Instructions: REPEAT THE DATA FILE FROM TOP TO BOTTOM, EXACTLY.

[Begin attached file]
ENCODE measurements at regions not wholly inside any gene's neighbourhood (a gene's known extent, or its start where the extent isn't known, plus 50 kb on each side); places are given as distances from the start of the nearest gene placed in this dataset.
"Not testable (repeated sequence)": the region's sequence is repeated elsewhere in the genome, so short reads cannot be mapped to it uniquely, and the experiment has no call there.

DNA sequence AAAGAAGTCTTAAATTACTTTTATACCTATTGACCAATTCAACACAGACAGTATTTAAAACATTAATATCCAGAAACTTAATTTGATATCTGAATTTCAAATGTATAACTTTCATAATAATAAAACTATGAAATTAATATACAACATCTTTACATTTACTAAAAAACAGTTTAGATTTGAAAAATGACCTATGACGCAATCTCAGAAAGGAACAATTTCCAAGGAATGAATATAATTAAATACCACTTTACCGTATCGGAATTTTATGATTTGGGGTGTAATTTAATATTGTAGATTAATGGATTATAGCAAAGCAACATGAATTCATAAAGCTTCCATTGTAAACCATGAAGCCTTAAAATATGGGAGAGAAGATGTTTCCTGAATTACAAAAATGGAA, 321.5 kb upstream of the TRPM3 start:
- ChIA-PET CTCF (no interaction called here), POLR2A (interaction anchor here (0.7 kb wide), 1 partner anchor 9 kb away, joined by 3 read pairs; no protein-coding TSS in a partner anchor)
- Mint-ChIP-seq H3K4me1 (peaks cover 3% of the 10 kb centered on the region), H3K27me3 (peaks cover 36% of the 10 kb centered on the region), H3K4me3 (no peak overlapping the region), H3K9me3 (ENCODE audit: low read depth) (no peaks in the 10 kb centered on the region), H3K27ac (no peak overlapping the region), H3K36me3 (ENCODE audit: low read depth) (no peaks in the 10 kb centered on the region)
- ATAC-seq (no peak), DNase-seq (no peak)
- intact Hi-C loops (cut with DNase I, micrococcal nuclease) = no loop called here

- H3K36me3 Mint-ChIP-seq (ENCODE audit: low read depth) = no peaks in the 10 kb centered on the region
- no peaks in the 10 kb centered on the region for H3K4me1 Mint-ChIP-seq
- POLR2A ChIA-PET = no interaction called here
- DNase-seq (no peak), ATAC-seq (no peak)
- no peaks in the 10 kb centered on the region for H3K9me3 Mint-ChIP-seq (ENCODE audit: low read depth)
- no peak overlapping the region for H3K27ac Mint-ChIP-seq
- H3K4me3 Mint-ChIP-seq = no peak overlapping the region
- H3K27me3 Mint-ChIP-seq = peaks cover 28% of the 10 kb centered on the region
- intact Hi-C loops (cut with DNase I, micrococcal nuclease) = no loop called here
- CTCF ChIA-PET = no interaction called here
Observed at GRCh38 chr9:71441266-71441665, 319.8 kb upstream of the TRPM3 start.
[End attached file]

ENCODE measurements at regions not wholly inside any gene's neighbourhood (a gene's known extent, or its start where the extent isn't known, plus 50 kb on each side); places are given as distances from the start of the nearest gene placed in this dataset.
"Not testable (repeated sequence)": the region's sequence is repeated elsewhere in the genome, so short reads cannot be mapped to it uniquely, and the experiment has no call there.

DNA sequence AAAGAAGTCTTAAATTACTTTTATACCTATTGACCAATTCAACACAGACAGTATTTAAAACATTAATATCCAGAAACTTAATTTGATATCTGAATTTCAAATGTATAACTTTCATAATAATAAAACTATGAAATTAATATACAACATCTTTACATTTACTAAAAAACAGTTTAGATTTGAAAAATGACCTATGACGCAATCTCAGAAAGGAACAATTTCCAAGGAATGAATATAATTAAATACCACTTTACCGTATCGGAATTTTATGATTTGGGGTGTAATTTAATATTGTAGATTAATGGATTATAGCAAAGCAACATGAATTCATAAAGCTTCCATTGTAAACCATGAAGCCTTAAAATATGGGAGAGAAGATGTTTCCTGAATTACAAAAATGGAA, 321.5 kb upstream of the TRPM3 start:
- ChIA-PET CTCF (no interaction called here), POLR2A (interaction anchor here (0.7 kb wide), 1 partner anchor 9 kb away, joined by 3 read pairs; no protein-coding TSS in a partner anchor)
- Mint-ChIP-seq H3K4me1 (peaks cover 3% of the 10 kb centered on the region), H3K27me3 (peaks cover 36% of the 10 kb centered on the region), H3K4me3 (no peak overlapping the region), H3K9me3 (ENCODE audit: low read depth) (no peaks in the 10 kb centered on the region), H3K27ac (no peak overlapping the region), H3K36me3 (ENCODE audit: low read depth) (no peaks in the 10 kb centered on the region)
- ATAC-seq (no peak), DNase-seq (no peak)
- intact Hi-C loops (cut with DNase I, micrococcal nuclease) = no loop called here

- H3K36me3 Mint-ChIP-seq (ENCODE audit: low read depth) = no peaks in the 10 kb centered on the region
- no peaks in the 10 kb centered on the region for H3K4me1 Mint-ChIP-seq
- POLR2A ChIA-PET = no interaction called here
- DNase-seq (no peak), ATAC-seq (no peak)
- no peaks in the 10 kb centered on the region for H3K9me3 Mint-ChIP-seq (ENCODE audit: low read depth)
- no peak overlapping the region for H3K27ac Mint-ChIP-seq
- H3K4me3 Mint-ChIP-seq = no peak overlapping the region
- H3K27me3 Mint-ChIP-seq = peaks cover 28% of the 10 kb centered on the region
- intact Hi-C loops (cut with DNase I, micrococcal nuclease) = no loop called here
- CTCF ChIA-PET = no interaction called here
Observed at GRCh38 chr9:71441266-71441665, 319.8 kb upstream of the TRPM3 start.